Sponsored child Everth and his mother, Carmen, participated in a neighborhood clean-up day organized by Unbound staff in Nicaragua. Along with other families they collected materials from the streets for recycling or proper disposal.
The city of Estelí, Nicaragua, is a troubled one. Many families served by Unbound live in one of its neighborhoods that is unsafe and run-down.
The neighborhood is underdeveloped. Its dirt roads run with raw sewage. A majority of the sponsored children attend a school on the main road in the neighborhood, an area that has a lot of garbage strewn about.
But the community is trying to make small steps forward, and Unbound is helping residents work toward creating a safer and cleaner neighborhood.
With the help of her son Maricio (left), a sponsored youth, and her brother Abelardo (right), Maria is able to supplement her family’s income with materials she collects for recycling and repair.
Maria finds discarded items that can be fixed and resold to support her family.
The old adage, “One man’s trash is another man’s treasure,” rings true for Maria’s family.
She and the other six members of her family work hard reclaiming items from the streets of their Mexican neighborhood.
“First, I am a mother. This is my first and most important job,” Maria said. “I enjoy doing overtime mother’s work, even if I don’t get paid for it,” she laughed.
But in order to pay the bills, Maria has a very different job — she is a pepenadora or one who searches through trash for a living.
At first glance, this may look like an ordinary loveseat in a Unbound office in Guatemala:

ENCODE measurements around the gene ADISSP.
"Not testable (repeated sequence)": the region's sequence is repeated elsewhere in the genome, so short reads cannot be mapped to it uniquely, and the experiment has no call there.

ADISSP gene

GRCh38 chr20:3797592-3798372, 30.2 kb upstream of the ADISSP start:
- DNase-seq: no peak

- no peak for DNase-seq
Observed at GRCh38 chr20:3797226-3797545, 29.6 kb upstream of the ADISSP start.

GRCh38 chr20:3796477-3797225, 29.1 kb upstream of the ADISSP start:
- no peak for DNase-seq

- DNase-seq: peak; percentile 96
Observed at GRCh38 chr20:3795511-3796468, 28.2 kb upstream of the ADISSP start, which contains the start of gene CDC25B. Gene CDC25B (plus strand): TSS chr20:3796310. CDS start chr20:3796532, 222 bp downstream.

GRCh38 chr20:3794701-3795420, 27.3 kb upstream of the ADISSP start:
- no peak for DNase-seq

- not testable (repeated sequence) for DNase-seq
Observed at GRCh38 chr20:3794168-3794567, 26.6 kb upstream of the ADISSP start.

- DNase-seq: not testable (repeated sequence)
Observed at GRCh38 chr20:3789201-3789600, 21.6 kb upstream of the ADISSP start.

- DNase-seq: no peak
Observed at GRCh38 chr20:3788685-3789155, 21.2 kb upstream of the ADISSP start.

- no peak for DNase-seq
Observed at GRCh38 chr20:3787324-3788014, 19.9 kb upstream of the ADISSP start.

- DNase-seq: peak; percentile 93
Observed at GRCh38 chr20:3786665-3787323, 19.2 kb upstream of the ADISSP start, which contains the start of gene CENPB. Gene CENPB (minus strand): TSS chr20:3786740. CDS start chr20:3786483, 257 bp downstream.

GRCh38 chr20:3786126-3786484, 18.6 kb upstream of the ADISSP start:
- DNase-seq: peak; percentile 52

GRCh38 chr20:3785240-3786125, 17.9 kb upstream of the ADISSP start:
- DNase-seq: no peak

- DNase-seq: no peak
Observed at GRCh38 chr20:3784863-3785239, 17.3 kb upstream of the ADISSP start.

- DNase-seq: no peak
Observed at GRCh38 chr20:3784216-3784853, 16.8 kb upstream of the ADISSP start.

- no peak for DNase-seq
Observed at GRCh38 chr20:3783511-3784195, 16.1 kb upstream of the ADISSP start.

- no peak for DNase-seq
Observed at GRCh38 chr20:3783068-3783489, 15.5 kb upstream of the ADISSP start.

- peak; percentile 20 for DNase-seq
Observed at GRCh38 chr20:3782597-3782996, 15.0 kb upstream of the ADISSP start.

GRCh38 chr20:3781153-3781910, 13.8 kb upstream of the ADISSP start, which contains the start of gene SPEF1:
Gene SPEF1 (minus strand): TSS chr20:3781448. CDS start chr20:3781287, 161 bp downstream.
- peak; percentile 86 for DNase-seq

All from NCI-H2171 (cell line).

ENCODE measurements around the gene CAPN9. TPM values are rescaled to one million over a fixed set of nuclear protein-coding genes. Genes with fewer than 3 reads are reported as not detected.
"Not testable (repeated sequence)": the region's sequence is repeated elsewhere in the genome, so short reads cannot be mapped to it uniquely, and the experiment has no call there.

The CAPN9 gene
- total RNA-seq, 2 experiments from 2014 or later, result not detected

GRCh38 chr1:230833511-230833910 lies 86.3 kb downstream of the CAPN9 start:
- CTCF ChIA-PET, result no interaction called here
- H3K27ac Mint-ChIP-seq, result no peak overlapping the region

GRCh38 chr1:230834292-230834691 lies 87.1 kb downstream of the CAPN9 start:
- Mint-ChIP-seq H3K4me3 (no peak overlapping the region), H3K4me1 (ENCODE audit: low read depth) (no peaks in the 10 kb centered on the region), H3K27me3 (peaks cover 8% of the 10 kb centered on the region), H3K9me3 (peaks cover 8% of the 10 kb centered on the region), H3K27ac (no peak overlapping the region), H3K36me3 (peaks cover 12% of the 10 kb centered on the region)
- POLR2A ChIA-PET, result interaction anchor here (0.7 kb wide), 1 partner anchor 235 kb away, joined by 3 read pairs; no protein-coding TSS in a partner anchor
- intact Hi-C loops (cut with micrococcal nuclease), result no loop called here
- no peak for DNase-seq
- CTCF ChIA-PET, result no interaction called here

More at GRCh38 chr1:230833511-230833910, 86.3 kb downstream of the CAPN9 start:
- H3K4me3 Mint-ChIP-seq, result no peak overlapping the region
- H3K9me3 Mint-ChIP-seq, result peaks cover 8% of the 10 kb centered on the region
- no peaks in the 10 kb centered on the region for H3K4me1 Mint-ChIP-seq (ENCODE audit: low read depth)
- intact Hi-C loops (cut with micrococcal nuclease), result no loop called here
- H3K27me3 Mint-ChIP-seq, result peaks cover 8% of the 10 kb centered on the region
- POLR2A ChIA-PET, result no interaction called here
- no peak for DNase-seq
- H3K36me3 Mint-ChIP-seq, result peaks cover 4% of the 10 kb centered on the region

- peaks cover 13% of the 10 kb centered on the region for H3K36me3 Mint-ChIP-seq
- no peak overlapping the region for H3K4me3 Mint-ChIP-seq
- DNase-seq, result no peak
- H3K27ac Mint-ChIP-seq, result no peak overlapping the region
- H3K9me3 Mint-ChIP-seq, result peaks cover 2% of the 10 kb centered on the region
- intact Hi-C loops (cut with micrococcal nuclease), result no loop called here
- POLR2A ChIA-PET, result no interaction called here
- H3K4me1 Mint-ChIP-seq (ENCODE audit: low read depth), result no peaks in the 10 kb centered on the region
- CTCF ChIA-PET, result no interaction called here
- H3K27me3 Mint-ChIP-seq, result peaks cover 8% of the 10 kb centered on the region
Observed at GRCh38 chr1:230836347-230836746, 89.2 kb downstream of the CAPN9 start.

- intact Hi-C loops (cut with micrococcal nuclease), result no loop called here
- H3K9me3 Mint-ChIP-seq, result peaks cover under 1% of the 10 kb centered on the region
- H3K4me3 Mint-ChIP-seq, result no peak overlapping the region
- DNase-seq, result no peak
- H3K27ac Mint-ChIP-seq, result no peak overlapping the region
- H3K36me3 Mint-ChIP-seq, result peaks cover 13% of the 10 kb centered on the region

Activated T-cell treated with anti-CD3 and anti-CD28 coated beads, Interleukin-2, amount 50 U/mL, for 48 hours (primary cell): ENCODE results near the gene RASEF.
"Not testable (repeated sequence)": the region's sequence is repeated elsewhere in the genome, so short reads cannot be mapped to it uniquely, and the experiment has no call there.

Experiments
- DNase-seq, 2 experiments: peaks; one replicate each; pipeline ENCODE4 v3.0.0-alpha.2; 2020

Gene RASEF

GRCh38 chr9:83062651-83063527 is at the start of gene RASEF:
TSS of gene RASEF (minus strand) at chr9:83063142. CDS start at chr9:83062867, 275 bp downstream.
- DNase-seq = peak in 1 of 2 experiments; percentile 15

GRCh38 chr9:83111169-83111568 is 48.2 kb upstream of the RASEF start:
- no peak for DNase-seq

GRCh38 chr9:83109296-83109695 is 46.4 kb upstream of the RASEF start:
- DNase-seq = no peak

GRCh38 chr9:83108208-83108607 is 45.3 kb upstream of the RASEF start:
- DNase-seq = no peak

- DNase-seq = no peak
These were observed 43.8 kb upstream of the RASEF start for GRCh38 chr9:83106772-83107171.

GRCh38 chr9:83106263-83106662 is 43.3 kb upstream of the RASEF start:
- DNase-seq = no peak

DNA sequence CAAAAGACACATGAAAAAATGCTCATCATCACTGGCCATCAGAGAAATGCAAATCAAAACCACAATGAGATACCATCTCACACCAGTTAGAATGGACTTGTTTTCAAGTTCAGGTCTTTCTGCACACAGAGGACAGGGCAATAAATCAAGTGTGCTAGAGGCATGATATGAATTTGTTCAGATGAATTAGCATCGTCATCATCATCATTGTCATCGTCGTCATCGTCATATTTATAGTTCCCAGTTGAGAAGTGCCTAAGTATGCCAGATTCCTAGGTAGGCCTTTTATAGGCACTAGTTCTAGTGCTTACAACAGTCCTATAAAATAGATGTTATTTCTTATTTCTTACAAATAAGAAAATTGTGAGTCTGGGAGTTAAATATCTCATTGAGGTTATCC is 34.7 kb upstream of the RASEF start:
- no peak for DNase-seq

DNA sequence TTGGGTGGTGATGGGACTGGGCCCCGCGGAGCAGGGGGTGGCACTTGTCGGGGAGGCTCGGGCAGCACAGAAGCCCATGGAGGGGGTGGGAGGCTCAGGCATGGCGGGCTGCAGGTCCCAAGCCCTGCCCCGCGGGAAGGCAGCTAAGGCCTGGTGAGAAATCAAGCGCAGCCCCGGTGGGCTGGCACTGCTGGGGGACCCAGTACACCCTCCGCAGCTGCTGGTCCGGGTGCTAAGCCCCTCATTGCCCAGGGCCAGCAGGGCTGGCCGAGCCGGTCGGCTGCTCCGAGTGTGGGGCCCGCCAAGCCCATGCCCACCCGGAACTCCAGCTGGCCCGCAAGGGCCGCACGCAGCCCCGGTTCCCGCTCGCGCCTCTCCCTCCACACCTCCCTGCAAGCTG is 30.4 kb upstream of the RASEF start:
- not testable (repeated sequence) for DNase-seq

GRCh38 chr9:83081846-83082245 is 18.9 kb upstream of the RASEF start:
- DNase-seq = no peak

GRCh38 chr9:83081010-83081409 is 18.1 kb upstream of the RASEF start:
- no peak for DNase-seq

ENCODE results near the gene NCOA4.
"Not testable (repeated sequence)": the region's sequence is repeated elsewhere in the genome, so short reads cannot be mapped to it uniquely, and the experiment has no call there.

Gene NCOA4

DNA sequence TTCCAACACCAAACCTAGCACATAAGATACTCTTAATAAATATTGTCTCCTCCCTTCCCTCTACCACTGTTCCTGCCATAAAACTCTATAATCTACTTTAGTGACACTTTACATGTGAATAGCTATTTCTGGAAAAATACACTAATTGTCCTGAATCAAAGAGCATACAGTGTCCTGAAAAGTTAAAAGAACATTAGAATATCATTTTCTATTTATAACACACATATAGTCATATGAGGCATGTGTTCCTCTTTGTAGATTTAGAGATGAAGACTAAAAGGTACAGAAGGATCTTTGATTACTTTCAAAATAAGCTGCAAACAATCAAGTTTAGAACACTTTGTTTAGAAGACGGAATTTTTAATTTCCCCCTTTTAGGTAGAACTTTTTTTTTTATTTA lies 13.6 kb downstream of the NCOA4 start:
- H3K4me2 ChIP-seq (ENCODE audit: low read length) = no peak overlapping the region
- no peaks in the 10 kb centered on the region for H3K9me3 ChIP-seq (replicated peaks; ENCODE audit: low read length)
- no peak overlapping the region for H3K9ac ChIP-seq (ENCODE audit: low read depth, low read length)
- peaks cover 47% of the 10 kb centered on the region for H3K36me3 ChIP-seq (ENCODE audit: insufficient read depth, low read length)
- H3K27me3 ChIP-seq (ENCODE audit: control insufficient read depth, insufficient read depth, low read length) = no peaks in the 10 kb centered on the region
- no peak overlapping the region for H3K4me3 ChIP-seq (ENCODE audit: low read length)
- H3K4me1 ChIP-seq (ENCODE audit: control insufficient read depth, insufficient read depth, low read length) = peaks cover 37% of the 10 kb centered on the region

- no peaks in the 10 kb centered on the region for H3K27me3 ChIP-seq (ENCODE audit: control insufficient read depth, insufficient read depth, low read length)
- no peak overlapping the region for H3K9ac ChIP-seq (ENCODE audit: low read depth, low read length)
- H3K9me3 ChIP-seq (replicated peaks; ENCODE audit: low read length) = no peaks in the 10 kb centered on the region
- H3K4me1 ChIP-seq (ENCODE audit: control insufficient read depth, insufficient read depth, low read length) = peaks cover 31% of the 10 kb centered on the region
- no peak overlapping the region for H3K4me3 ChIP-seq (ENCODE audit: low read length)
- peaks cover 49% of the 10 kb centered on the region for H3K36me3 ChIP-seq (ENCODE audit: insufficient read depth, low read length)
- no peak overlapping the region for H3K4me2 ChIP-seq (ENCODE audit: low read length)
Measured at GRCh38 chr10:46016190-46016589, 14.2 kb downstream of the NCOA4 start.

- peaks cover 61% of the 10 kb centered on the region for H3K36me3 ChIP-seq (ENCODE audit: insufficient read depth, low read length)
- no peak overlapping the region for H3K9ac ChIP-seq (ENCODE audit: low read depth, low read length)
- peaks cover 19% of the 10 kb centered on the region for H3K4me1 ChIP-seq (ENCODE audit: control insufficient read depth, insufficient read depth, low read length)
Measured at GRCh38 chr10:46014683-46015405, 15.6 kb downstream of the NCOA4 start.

But as is so often the case in Unbound, great stories abound where you least expect them. Peel back the cover and you get this:
That’s right, a loveseat made from recycled plastic bottles ó a true labor of love from Unbound scholars in Guatemala!
We’ve blogged before about how CFCA scholars perform community service as part of their scholarship requirements. Unbound scholars in Guatemala perform 30 to 40 hours of community service each month.
One enterprising group of students decided to make these eco-friendly furniture pieces as their community service contribution:
“The scholars who made this furniture show us that recycling can be a lot more interesting than stuffing paper, cans, cardboard and bottles into the proper containers,” said Luis Cocon, Unbound communications liaison for Guatemala.
“A couch made from recycled plastic bottles may not be something we are used to, but I was pleasantly surprised with the comfort I experienced while taking a seat in one of them.”
What are some ways in which you find new ways to renovate used or recyclable items?